Norse Mythology: A Guide to Gods, Heroes, Rituals, and Beliefs
Norse Mythology explores the magical myths and legends of Norway, Sweden, Denmark, Iceland and Viking-Age Greenland and outlines the way the prehistoric tales and beliefs from these regions that have remained embedded in the imagination of the world. The book begins with an Introduction that helps put Scandinavian mythology in place in history, followed by a chapter that explains the meaning of mythic time, and a third section that presents in-depth explanations of each mythological term. These fascinating entries identify particular deities and giants, as well as the places where they dwell and the varied and wily means by which they forge their existence and battle one another. We meet Thor, one of the most powerful gods, who specializes in killing giants using a hammer made for him by dwarfs, not to mention myriad trolls, ogres, humans and strange animals. We learn of the ongoing struggle between the gods, who create the cosmos, and the j?tnar, or giants, who aim to destroy it. In the enchanted world where this mythology takes place, we encounter turbulent rivers, majestic mountains, dense forests, storms, fierce winters, eagles, ravens, salmon and snakes in a landscape closely resembling Scandinavia. Beings travel on ships and on horseback; they eat slaughtered meat and drink mead. Spanning from the inception of the universe and the birth of human beings to the universe's destruction and the mythic future, these sparkling tales of creation and destruction, death and rebirth, gods and heroes will entertain readers and offer insight into the relationship between Scandinavian myth, history, and culture.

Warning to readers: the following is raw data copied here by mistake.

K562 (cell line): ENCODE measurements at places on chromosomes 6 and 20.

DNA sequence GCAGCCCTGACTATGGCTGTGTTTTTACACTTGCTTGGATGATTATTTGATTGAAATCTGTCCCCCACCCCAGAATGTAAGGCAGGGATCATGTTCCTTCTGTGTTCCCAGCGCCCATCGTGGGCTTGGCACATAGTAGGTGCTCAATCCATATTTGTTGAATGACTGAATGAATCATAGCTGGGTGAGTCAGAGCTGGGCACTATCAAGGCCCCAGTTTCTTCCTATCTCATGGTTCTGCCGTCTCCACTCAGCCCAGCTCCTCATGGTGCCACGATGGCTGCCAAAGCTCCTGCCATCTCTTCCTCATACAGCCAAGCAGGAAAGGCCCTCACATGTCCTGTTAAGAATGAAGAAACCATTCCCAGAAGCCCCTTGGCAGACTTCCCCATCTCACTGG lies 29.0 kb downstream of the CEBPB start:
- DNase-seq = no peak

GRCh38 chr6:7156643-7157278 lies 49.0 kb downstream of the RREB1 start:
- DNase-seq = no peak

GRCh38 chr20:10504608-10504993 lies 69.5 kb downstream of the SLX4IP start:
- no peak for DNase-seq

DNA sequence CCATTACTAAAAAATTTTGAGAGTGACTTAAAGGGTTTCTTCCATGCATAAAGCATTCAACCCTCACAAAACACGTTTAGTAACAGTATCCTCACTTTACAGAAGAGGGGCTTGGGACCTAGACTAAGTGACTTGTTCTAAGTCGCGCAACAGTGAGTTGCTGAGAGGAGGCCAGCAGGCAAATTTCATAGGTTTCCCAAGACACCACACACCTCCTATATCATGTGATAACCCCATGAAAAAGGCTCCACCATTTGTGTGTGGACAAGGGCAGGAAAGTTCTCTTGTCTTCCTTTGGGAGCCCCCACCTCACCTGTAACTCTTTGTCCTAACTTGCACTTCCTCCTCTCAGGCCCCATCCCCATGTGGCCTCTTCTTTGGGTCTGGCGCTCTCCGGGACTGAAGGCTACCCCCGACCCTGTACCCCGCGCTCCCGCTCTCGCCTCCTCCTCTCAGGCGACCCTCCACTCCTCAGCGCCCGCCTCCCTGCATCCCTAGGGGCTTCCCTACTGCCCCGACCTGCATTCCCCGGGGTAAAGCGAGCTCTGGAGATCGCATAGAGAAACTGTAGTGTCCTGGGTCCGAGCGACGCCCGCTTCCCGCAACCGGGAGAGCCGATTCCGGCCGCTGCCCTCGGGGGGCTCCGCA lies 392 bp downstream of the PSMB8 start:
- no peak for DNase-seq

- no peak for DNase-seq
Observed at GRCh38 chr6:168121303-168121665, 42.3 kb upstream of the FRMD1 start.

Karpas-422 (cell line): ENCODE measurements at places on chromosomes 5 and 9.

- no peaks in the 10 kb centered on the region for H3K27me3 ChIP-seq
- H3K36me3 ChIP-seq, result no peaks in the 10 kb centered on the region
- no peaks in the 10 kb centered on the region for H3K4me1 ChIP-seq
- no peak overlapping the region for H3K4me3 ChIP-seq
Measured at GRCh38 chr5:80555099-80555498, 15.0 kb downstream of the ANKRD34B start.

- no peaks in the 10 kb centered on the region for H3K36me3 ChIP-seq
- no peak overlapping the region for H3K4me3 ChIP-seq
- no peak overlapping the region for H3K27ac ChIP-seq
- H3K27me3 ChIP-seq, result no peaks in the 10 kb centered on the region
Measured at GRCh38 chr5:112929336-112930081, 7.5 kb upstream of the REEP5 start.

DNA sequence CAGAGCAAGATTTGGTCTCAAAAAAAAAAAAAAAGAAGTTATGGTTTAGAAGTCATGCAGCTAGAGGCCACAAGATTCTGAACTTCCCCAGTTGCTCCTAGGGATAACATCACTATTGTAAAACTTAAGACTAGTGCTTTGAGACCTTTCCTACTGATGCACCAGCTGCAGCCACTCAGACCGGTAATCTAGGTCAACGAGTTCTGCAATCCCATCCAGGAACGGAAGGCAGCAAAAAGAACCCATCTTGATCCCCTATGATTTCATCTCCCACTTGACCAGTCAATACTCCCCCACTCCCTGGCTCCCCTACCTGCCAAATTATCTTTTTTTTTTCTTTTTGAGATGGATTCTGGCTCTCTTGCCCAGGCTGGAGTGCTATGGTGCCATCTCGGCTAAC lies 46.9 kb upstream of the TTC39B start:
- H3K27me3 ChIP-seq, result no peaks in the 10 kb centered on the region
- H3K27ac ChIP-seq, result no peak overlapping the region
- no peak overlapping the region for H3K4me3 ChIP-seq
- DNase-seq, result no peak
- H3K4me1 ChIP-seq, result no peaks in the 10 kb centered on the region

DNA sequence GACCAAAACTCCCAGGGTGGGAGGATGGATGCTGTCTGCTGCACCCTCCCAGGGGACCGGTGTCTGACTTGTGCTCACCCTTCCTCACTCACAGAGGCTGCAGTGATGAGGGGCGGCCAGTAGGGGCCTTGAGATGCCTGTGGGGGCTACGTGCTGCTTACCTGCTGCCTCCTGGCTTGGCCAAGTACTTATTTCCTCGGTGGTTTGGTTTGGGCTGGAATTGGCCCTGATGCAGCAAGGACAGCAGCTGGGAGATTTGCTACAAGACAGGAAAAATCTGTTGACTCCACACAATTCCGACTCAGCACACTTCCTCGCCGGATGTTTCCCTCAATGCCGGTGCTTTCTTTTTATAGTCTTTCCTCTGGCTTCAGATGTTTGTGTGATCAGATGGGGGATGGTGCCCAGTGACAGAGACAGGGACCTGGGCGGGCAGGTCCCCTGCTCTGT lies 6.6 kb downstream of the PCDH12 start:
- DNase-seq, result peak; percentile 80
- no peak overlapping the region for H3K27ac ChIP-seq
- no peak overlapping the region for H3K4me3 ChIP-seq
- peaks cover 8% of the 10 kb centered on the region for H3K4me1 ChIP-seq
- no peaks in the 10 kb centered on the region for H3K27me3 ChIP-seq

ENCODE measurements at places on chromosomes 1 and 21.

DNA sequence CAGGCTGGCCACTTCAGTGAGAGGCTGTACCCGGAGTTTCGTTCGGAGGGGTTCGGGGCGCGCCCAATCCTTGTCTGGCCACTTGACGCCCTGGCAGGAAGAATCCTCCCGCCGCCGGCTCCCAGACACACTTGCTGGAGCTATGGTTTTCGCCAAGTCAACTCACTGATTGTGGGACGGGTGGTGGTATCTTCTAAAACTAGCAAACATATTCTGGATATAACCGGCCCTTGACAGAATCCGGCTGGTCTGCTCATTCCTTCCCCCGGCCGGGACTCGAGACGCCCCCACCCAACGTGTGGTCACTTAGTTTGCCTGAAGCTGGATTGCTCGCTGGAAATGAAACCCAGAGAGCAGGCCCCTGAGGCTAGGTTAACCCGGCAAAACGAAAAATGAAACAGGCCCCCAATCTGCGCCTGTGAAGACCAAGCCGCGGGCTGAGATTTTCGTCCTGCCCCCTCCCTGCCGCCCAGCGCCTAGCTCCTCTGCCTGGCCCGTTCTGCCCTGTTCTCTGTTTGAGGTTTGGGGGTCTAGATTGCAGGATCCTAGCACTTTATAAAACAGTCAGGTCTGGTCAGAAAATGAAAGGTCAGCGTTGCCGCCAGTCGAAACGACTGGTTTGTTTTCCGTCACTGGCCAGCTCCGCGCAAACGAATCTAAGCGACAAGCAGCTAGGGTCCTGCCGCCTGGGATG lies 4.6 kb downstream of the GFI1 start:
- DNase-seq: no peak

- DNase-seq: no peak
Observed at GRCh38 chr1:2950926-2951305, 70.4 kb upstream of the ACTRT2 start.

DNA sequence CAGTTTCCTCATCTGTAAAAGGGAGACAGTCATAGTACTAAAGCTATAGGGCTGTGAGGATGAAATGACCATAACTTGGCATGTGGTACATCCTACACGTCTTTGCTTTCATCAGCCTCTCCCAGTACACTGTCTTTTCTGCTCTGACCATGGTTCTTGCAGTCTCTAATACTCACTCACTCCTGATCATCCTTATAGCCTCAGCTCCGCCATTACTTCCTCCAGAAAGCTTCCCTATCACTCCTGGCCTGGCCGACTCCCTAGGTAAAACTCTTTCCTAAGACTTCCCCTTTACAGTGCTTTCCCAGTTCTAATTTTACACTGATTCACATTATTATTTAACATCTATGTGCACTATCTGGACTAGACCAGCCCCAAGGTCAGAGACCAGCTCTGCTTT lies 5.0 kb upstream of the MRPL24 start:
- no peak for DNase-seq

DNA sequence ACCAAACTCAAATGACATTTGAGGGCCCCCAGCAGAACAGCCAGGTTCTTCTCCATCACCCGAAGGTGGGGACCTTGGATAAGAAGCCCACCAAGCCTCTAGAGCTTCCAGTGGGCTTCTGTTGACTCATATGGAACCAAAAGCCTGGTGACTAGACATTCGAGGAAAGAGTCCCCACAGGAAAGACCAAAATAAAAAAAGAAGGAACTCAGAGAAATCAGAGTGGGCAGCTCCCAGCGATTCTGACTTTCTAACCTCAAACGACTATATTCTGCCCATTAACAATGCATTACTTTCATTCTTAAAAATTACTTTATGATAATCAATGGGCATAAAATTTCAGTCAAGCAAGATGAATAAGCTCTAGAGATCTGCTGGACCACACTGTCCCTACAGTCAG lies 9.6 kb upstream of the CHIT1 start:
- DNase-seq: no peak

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LibraryThing ReviewUser Review - matociquala - LibraryThing
I liked it. Lindow has a snarky sense of humor that emerges more and more as the book wears on (he appears to have suffered some sort of an emotional break around the esses and gone "whatever. I'm ... Read full review
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according to Snorri Ćgir Ćgir’s ćsir Arkiv för nordisk Ásgard associated Baldr Baldr’s death battle Bragi called Codex Regius cosmos cult daughter dísir Dumézil dwarfs earth eddic poem eddic poetry einherjar elves etymology father Fenrir Frey Frey’s Freyja Frigg Fródi further reading Geirröd Gerd Germanic giant giantess goddess gods Grímnismál Gylfaginning Gylfaginning Snorri Hadingus Hákon hall Hár Hávamál Heimdall Höd Hœnir horse Hrungnir human Hymir Hymiskvida Hyndluljód Idun Indo-European kenning killed king Lokasenna Loki Loki’s mead of poetry medieval Icelandic Midgard serpent Mímir myth mythic Njörd nordisk filologi noun Odense Odin Odin’s pagan Poetic Edda Ragnarök References and further Saxo Scandinavian mythology seeress seid Skadi skald skaldic poetry Skáldskaparmál Skírnir Snorri says Snorri Sturluson Snorri’s Edda stanza story tells texts tháttr Thjálfi Thjazi Thor Thor’s thulur Ty´r Útgarda-Loki Vafthrúdnir Vafthrúdnismál Valhöll Váli vanir verse Vídar Viking Age Völuspá wolf word Yggdrasil Ymir Ynglinga saga